dafrito at gmail.com
Tue Sep 13 21:27:53 UTC 2011
Aaron Faanes <dafrito at gmail.com>
On Sep 12, 2011, at 9:59 AM, Nicholas Clark <nick at ccl4.org> wrote:
> On Mon, Sep 12, 2011 at 10:42:17AM -0400, Andrew Whitworth wrote:
>> Is anybody out there using or relying on the alternate GCs besides
>> GMS? I think I want to rip the older ones out. Right now, because GCs
>> are pluggable, we have to go through an indirect function call for
>> every single GC API call, and the C optimizer can't really do anything
>> with that. I want to rip out the alternate GC cores and flatten some
>> of the call graphs, to give the C compiler some opportunities to
>> optimize the hot paths. I will put together a branch soon, but I want
>> to double-check nobody relies on the old GC cores for any purpose.
>> The idea of pluggable GCs is great in theory, but right now we only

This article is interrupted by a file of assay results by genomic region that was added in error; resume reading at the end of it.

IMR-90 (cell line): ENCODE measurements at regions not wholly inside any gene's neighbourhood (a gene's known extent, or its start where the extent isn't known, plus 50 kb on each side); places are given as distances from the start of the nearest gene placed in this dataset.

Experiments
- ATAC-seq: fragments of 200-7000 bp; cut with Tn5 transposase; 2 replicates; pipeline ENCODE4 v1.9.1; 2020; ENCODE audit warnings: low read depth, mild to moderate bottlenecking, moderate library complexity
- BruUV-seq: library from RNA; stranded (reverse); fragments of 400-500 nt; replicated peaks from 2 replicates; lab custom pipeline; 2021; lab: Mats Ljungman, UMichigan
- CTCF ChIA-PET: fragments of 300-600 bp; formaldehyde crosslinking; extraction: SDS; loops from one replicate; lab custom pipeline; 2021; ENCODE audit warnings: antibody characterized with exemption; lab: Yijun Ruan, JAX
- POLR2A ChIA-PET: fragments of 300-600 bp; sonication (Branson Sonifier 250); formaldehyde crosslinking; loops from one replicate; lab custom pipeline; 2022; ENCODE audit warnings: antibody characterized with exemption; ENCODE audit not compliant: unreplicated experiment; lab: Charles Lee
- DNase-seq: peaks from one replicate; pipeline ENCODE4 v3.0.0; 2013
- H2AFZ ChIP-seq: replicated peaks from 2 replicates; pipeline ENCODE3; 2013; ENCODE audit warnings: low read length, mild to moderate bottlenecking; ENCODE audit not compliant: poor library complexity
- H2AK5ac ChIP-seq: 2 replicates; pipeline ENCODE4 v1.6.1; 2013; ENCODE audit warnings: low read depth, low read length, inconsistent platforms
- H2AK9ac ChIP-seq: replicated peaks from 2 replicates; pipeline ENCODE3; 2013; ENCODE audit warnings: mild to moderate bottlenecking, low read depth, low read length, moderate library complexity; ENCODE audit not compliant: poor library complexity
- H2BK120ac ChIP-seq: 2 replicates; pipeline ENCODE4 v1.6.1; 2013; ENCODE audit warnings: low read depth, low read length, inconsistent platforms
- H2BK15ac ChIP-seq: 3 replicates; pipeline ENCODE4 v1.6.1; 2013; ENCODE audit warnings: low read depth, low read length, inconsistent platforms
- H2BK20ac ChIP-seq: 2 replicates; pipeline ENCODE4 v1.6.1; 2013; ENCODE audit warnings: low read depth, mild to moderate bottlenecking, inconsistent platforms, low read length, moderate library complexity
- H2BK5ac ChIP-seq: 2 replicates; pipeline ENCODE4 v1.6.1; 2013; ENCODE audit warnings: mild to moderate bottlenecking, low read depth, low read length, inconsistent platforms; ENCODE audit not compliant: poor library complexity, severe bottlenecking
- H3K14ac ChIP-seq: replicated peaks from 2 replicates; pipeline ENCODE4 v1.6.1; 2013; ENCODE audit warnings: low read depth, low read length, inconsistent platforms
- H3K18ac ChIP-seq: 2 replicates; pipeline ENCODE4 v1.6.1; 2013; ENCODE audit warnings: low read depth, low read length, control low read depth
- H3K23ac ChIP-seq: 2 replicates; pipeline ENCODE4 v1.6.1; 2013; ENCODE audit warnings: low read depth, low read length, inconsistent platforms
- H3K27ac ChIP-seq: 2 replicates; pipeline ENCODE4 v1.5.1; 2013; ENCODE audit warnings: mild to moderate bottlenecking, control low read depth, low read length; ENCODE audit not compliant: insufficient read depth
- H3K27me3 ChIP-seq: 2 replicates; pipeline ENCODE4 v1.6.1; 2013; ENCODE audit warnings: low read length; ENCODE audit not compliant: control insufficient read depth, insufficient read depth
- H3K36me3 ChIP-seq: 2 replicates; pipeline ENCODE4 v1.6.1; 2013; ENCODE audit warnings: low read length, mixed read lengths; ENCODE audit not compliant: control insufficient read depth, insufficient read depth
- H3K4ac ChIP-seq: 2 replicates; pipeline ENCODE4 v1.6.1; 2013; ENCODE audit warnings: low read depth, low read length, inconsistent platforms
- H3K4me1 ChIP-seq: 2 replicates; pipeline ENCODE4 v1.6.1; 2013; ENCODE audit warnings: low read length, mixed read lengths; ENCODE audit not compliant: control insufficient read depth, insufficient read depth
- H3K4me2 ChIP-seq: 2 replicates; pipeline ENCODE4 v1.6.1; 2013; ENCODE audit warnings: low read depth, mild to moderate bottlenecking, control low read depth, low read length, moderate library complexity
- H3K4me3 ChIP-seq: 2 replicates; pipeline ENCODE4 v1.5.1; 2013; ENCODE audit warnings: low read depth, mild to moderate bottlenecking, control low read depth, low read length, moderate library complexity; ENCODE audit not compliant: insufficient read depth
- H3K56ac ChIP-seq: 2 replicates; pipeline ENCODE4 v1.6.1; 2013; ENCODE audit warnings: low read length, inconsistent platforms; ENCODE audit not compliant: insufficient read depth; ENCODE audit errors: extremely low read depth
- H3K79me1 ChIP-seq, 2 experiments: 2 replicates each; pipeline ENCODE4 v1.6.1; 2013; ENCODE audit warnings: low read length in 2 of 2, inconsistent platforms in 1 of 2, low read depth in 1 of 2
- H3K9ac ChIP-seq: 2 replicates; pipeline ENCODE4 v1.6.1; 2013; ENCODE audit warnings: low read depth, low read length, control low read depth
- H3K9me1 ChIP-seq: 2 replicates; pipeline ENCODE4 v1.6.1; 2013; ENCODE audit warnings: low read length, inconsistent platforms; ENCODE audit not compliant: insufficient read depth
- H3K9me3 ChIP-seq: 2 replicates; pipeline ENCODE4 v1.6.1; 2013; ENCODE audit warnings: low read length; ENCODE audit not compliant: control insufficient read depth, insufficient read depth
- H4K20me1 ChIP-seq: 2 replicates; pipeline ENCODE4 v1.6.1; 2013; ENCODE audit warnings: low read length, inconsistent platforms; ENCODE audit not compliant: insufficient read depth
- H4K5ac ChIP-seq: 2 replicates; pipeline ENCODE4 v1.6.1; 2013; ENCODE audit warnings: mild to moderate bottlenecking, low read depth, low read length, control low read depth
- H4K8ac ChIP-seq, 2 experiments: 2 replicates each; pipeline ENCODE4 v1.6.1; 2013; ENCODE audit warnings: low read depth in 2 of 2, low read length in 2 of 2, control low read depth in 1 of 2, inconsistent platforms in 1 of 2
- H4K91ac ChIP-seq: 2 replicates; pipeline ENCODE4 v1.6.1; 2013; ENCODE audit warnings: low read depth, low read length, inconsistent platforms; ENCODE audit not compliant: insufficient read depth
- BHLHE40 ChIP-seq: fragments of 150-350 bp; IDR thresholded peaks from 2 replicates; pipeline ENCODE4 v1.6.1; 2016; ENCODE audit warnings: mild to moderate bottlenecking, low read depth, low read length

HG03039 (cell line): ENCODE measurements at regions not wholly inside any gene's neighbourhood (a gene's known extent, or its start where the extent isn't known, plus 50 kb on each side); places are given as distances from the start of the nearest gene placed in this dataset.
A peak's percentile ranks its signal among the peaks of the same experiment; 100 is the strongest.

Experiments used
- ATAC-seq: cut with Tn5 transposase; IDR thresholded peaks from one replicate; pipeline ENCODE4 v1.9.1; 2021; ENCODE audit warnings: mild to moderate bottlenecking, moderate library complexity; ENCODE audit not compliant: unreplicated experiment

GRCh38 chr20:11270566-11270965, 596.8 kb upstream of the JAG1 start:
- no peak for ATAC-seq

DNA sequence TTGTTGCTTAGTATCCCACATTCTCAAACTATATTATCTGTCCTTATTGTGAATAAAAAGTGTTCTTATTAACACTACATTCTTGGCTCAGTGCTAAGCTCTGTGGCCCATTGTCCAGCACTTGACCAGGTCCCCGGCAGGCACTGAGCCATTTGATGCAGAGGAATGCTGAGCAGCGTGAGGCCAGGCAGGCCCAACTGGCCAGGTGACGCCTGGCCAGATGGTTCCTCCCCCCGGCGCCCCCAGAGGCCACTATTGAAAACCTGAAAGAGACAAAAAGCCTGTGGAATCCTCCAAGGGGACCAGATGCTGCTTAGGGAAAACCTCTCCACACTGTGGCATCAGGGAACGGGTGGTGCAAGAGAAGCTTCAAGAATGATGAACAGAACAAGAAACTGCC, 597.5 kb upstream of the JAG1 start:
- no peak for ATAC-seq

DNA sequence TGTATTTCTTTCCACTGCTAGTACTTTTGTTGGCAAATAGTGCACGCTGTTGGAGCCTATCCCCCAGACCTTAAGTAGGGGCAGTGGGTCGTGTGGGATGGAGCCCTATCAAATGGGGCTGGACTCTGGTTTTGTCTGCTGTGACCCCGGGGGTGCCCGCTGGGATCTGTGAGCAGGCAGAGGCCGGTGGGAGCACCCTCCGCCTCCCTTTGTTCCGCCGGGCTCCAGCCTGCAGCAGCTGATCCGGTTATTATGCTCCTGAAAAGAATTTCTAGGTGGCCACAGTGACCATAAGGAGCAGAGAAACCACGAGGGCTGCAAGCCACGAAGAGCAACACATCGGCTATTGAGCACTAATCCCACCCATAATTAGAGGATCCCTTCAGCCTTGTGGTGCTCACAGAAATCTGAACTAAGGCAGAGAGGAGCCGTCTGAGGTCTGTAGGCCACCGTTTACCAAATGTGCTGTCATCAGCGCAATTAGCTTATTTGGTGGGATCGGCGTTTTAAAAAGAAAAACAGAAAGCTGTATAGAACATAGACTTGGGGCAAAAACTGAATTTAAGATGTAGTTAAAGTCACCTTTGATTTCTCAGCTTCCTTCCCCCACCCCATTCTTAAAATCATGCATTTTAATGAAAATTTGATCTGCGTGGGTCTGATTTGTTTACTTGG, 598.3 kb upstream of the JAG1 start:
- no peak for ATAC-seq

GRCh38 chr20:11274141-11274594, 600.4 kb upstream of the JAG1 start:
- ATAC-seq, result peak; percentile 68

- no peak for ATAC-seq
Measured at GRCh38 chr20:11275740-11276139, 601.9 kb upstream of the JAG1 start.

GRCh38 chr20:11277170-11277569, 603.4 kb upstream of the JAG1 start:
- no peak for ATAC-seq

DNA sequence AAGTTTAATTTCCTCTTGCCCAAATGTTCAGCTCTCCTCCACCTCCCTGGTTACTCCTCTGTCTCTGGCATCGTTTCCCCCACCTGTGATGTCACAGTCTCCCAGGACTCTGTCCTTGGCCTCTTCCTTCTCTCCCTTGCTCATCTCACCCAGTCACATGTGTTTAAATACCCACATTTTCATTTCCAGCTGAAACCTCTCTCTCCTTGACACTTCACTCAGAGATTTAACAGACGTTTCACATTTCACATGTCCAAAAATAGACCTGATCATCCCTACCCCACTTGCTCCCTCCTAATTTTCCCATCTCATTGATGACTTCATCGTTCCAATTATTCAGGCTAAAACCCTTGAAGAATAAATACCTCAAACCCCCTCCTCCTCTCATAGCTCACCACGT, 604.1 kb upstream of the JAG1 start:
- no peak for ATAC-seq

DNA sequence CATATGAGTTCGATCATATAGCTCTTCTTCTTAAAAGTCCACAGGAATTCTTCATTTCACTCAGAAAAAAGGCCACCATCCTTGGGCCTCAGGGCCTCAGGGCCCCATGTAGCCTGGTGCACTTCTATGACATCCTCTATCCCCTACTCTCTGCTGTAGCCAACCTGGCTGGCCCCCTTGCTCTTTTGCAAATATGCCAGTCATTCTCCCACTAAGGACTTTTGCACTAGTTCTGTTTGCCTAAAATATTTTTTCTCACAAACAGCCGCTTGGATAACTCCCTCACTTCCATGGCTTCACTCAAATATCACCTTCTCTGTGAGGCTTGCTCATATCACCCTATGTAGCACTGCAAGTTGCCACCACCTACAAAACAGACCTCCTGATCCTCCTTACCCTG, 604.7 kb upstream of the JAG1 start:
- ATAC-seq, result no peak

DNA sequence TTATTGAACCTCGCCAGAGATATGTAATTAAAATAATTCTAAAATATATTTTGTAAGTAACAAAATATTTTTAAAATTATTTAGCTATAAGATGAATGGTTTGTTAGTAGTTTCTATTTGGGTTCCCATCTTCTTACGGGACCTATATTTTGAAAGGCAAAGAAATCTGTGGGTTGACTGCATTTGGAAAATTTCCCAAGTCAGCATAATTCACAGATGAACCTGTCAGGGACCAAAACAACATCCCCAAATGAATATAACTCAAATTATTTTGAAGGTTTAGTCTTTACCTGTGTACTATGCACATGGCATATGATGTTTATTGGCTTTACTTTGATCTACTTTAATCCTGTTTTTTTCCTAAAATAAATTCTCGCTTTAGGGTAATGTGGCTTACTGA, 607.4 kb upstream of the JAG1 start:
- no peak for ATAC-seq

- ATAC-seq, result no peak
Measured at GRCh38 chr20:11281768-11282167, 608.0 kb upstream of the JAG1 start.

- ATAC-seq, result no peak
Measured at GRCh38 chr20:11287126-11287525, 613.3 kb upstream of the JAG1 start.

> The idea of pluggable GCs is great in theory, but I can't see how it can
> be done (in practice, in a statically compiled language such as C) without
> needing a function call at every single *possible* GC API call. That is,
> a call is needed at any point where the union of the implementations of
> supported GCs need it, even if it's a no-op for the currently chosen GC.
> (Such as a call needed for actions for a write barrier, which always has
> to be made, because a runtime pluggable system can't inline the test for
> whether an invariant has become breached, or remove it entirely for a GC
> that doesn't need write barriers.)
> I think compile time flexibility should possible without runtime pain.
> But no flexibility is cheaper to maintain.
> Nicholas Clark
It's certainly not worth the effort to implement at this point, but C++ templates would allow selection of different GCs at compile-time without incurring the runtime overhead of indirect function pointers (or the mental overhead of lots of macros).
Just a thought!
- Aaron Faanes
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